More Free Motion Quilting Questions Answered

Kimberlee Tanner

Did you start FMQ on a regular machine? Is that the best way to try out FMQ?

I did. I actually learned Free Motion Quilting right after I made my first quilt. The very first one I did, I hand quilted, but then knew I wouldn’t get far if I kept doing that (it was a baby quilt and took me 2 1/2 years to finish). My mom had recently taken some free motion quilting classes and showed me what she had learned, so I tried it and was hooked from the beginning. I have quilted every quilt I’ve made.

I do think it is the best way to try out FMQ. If you spend time practicing and learning the designs on a regular domestic, those skills will transfer over if you ever decide to move to a longarm. There is a slight learning curve, but it will be more on learning how to move the machine and use it as opposed to learning what path to take or how to create the design you want. Those muscle memory skills are there to stay. So if you are interested in it, find a class at your local quilt shop or google some YouTube videos and just go for it. Aside from maybe needing to buy a free motion foot, there is virtually no additional investment you will need to make, so there’s no pressure!

I have trouble with large empty spaces. Can you give ideas on how to come up with a quilting design?

I’d also like to hear ideas on getting started quilting negative space and big borders?

Large empty spaces can either be the greatest or most irritating part of a quilting design. Sometimes ideas just pop out at me and I have so much fun with them, other times I’ll stare at them for hours with no inspiration.

Some things I’ve found that help when trying to decide are:

1 – Break down the space. Can I use the style of the quilt top or the piecing that is there to create new shapes in the background? If it’s modern, I can be more playful, if it’s a more traditional design, usually you can find connecting points on the blocks and draw lines between them (curved or straight) to give you smaller areas to focus on. I seldom will try to put one large element in the background space, it’s too overwhelming and hard to quilt. Making smaller shapes makes it much easier.

2 – Create a fill. Sometimes I can get away with a large scale fill through the entirety of the negative space. Creating patterns with straight lines and rulers and just filling in the empty space can be a powerful way to add texture, but leave the focus on the piecing.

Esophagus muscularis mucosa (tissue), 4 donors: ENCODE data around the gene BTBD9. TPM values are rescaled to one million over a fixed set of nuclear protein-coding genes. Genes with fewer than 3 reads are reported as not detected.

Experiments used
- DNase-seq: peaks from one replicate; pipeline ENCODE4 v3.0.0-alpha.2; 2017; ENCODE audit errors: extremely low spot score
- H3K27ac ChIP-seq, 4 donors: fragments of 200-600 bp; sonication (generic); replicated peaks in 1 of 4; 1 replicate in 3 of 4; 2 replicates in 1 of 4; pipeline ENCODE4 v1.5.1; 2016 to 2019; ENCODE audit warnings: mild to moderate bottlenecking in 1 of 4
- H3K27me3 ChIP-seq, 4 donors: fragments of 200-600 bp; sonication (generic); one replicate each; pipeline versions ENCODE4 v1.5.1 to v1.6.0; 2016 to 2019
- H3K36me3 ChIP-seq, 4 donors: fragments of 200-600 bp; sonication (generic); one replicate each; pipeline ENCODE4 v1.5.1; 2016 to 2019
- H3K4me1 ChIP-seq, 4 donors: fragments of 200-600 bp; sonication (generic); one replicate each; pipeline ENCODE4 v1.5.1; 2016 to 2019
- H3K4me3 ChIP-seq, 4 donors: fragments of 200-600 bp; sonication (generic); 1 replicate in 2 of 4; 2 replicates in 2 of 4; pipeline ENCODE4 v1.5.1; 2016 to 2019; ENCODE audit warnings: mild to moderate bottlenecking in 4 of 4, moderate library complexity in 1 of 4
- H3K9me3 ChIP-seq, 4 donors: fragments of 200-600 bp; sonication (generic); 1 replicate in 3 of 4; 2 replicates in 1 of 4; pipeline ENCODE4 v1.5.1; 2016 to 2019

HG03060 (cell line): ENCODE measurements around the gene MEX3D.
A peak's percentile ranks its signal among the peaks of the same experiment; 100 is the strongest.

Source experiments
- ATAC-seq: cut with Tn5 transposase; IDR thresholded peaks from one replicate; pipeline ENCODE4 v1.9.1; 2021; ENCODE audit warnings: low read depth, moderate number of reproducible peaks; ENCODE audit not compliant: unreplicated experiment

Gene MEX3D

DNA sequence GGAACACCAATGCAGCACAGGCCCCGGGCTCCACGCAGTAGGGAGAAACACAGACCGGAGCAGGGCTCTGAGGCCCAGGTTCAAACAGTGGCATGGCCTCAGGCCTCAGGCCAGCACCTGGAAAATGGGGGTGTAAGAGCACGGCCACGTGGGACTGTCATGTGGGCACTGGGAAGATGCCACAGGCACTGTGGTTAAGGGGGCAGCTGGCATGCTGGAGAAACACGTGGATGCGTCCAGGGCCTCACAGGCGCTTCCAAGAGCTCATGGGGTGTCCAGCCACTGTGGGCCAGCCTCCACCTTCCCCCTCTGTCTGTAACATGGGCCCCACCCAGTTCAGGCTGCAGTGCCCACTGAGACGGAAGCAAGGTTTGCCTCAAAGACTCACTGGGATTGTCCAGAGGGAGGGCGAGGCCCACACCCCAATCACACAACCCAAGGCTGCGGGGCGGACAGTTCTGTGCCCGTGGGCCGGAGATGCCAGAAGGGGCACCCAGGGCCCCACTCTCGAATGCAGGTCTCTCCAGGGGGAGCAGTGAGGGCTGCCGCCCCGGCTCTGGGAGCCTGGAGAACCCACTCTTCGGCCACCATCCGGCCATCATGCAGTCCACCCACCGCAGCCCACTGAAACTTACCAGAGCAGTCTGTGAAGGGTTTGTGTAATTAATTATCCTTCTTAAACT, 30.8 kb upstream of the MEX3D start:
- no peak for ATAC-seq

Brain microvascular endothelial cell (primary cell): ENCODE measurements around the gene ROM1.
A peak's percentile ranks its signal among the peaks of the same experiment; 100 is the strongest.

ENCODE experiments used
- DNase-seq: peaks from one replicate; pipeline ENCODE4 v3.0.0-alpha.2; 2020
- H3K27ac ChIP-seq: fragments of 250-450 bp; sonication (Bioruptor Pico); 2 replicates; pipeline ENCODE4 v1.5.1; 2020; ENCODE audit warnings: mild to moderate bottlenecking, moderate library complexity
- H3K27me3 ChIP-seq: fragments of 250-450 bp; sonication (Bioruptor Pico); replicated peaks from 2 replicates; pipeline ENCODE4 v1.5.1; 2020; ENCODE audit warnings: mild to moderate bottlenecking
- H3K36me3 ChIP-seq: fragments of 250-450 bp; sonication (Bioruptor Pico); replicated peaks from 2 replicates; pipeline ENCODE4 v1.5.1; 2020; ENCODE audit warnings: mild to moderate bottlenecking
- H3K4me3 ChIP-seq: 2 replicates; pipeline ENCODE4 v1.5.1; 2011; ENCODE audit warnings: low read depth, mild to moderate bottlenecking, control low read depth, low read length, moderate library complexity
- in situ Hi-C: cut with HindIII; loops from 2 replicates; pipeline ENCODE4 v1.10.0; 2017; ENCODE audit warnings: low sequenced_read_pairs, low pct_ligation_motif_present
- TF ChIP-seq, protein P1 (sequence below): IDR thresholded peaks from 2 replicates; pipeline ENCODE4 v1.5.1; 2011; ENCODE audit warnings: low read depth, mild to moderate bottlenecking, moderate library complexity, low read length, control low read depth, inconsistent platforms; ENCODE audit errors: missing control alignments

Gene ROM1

3 – Ghosting. If I have really defined blocks and lots of negative space, I love to recreate those blocks in the negative spaces. I’ll mark out the whole thing as if it was pieced and just keep going with the same quilting plan. (See the photo at the top of the post)

Do you ever have to rip out stitches because it’s just not going right? How do you avoid “backing yourself in a corner” and have to break off and start again somewhere else? Do you usually go with a thread that blends or one that pops?

I wish I could say I’ve never ripped out a stitch, but alas, I cannot. If things just aren’t going right, or the design is just not what I envisioned, I will rip it out. I’d rather spend extra time ripping and really love the final product then quilt it all out and not really be happy with it. I’ll also rip for tension issues. What I will not rip for is minor mistakes. If I have a curve that is a little flat, or a line that is slightly closer than I wanted, things like that. No one is going to see them after it’s all done. Giant, big, obvious mistakes I will take out, but I’m meaning really, really obvious ones.

To avoid backing myself into a corner and having to break thread and start over, I will draw out my stitching path a few times with my finger before I start. I’m also not afraid to stitch back over lines I’ve already quilted to move around. I try to find ones along seams lines if possible, but if not, I’ll just pick one I know I can match. Also, this is where doodling comes in very handy. If I’m really stuck I’ll draw out my path on paper. With all over designs and fills, sketching them will help you learn how to move around the quilt top and fill the space without ending up stuck some where.

How do you longarm quilt a pattern that is radial from the center? Do you baste the whole quilt, and then just work from the center out for the actual quilting?

If it’s one that really needs to go radially from the center out, I will baste the entire quilt and start in the middle. If it’s one that simply has a lot of borders, if I can I’ll do the borders as I do the inside and work my way down, but these have to be border designs that meet the seams. Border designs that stay inside the border are quilted after I’ve completed the inside and in one continual loop around the quilt. These designs require lots of rolling of the quilt back and forth if you are on a longarm. If I’m on a domestic, I always try to start in the middle and quilt it first, working my way out to the edges as I go, regardless of the quilting design. I’ve just found it makes thing easier and the more you quilt, the less bulk under the throat you are dealing with.

If you have any more questions, please shoot us an email! I’m happy to answer them.


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